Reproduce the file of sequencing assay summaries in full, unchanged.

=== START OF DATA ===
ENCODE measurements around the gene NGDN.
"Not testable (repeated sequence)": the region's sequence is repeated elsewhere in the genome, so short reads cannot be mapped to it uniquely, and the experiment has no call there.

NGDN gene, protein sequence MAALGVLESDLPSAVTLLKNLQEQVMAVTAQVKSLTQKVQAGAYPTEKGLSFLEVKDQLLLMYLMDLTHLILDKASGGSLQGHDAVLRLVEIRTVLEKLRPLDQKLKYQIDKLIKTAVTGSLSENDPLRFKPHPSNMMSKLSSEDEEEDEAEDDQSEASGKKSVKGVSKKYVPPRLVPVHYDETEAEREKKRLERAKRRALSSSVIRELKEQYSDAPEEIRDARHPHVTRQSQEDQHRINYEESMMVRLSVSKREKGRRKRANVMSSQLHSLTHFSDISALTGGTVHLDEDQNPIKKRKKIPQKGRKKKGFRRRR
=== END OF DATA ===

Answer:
ENCODE measurements around the gene NGDN.
"Not testable (repeated sequence)": the region's sequence is repeated elsewhere in the genome, so short reads cannot be mapped to it uniquely, and the experiment has no call there.

NGDN gene, protein sequence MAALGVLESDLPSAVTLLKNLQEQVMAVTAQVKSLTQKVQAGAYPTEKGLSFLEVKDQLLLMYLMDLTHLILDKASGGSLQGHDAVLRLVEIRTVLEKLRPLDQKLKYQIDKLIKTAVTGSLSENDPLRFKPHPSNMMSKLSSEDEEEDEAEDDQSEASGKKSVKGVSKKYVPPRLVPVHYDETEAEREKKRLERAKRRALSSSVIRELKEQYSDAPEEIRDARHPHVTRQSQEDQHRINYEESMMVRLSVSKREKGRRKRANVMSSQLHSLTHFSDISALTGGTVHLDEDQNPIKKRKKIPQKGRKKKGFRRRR